Daily Mail

Trump’s gift for ster­ling

- Alex Brum­mer CITY EDI­TOR Foreign Exchange Market · Currencies · Finance · UK News · Brexit · Financial Markets · Business · British Politics · European Politics · Politics · Donald Trump · United States of America · Federal Reserve System · White House · United Kingdom · Diageo · Unilever NV · The Financial Times Share Index · European Union · Julian Dunkerton · Superdry · Ted Baker · City of London · London · Beckford · Bank of England · England · Diageo · City of London Corporation · John Soane · John Soane

AS travel to the US is vir­tu­ally non- ex­is­tent at present, the re­cent surge of the pound against the dol­lar barely has been no­ticed. Slowly but surely, at $1.34 in lat­est trad­ing, it is creep­ing back to lev­els not seen since be­fore the Brexit ref­er­en­dum.

The dol­lar has a his­tory of weak­en­ing ahead of US pres­i­den­tial elec­tions be­cause of un­cer­tainty.

Po­lit­i­cal risk looks high for the dol­lar at present as a re­sult of racial di­vi­sions ex­posed by Black Lives Mat­ter, the pan­demic and the Fed­eral Re­serve’s new pol­icy of av­er­age-in­fla­tion tar­get­ing. This is in­ter­preted as giv­ing the green light to low rates as far as the eye can see.

The pound strength­ened in the run-up and af­ter­math of the 2016 pres­i­den­tial elec­tion, which brought Don­ald Trump to the White House. The pat­tern shows signs of re­peat­ing it­self as we move to­wards Tues­day, Novem­ber 3. The prospect of low in­ter­est rates for a lengthy pe­riod also means that fund man­agers are look­ing to Asia in search of bet­ter re­turns.

The ster­ling-dol­lar ex­change rate is hugely im­por­tant to the UK. The US is Bri­tain’s big­gest sin­gle trad­ing part­ner and many of the UK’s largest firms in­clud­ing big pharma, the spir­its gi­ant Di­a­geo and Unilever have large ex­po­sures to Amer­ica. The ex­change rate im­pacts on their ster­ling in­come. So what is good for the ster­ling is not good for the FTSE 100 which is pow­ered largely by global gi­ants with dol­lar earn­ings.

The other fac­tor weigh­ing on the pound is Brexit. The ex­change rate tum­bled from a peak of $1.5018 just after the ref­er­en­dum on June 23 2016 to $1.1404 in March this year as the coun­try went into lock­down and prospects of a Brexit deal re­treated.

Pre­dict­ing a path for the pound, with an EU trade deal un­set­tled, is tricky. Nev­er­the­less, the prospect of a stale­mate or dis­puted Amer­i­can elec­tion out­come would def­i­nitely tip the scales in the pound’s favour. Ster­ling’s value also could be un­der­pinned by a ro­bust bounce back from the dis­as­trous 20.4pc de­cline in out­put in the second quar­ter. Man­u­fac­tur­ing is on the right path. Help for the hous­ing mar­ket in the shape of the stamp duty hol­i­day for homes sell­ing for un­der £500,000 is boost­ing sales and mort­gage ap­provals.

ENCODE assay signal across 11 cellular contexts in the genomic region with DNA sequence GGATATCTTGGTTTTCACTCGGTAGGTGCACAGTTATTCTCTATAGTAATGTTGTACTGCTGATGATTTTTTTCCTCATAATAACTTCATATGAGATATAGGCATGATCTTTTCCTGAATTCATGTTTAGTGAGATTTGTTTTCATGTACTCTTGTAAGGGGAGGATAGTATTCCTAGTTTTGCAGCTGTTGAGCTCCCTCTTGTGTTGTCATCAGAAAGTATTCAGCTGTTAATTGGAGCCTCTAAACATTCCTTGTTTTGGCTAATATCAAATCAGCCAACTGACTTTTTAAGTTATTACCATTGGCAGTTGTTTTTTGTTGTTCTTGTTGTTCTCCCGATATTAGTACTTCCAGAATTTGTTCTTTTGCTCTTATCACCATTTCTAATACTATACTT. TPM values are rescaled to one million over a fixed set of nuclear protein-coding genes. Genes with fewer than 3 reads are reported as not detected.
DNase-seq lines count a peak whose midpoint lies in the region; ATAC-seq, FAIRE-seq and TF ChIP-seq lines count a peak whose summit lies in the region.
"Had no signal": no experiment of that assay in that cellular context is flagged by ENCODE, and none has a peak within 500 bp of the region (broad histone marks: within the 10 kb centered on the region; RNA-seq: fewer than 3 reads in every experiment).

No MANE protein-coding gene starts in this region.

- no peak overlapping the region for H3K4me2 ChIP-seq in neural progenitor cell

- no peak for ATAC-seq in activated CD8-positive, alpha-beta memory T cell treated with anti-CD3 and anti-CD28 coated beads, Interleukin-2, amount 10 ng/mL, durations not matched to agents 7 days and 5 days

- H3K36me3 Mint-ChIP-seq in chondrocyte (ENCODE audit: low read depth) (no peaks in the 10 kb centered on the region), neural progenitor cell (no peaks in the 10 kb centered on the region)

The pound is still seen by many as a source of na­tional pride. There were fears ear­lier this year that it could be head­ing to dol­lar par­ity. That has been avoided. The revival is some­thing to be cheer­ful about.

Cruise con­trol

COME­BACK kids are all the rage. Ju­lian Dunker­ton has re­turned to Su­perdry, the door has been re­opened for Ray Kelvin at Ted Baker and Sir Roger De Haan is go­ing one bet­ter by re­cy­cling as much as £100m of cash into sil­ver plated travel and in­sur­ance out­fit Saga.

Both Saga and its erst­while side­kick the AA are short of cash and in play amid Covid19. The pri­vate eq­uity ef­fort to turn Sa­gaAA into an in­sur­ance and fi­nan­cial ser­vices cham­pion proved a dis­mal fail­ure and the re­turn of both com­pa­nies to the pub­licly quoted mar­kets has been lit­tle short of a dis­as­ter.

Any­one who thinks that pri­vate eq­uity own­er­ship is a good op­tion need only look at the build-up of a £600m debt pile at Saga to un­der­stand it’s not. Chief- ex­ec­u­tive Euan Suther­land seems to be do­ing the right things. Su­per­flu­ous en­ter­prises have been sold off and the in­ten­tion is to fo­cus on travel, cruise and in­sur­ance.

one of the big­gest tasks is get­ting cruise ships up and run­ning by Christ­mas. Book­ings for 2021 are strong and the lat­est two ves­sels have safer cabin ex­clu­sive air con­di­tion­ing. That should help as should the fo­cus of the in­sur­ance arm on pro­vid­ing pan­demic cover. In­vestors seem im­pressed mark­ing the shares up 32pc.

Far bet­ter De Haan than an­other pe­riod in grasp­ing and dis­mal pri­vate eq­uity own­er­ship.

Eras­ing his­tory

THE wealth of the Square Mile was built on em­pire. The City of Lon­don Cor­po­ra­tion has de­cided the time has come to con­front that past with a three month re­view on what to do about stat­ues with his­toric links to slav­ery and racism.

Among the mon­u­ments in dan­ger is a statue of Wil­liam Beck­ford in the Guild­hall, a for­mer Lord Mayor re­puted to be the largest slave owner of his time

Who knows what hor­rors lurks be­hind Sir John Soane’s cur­tain wall at the Bank of Eng­land.

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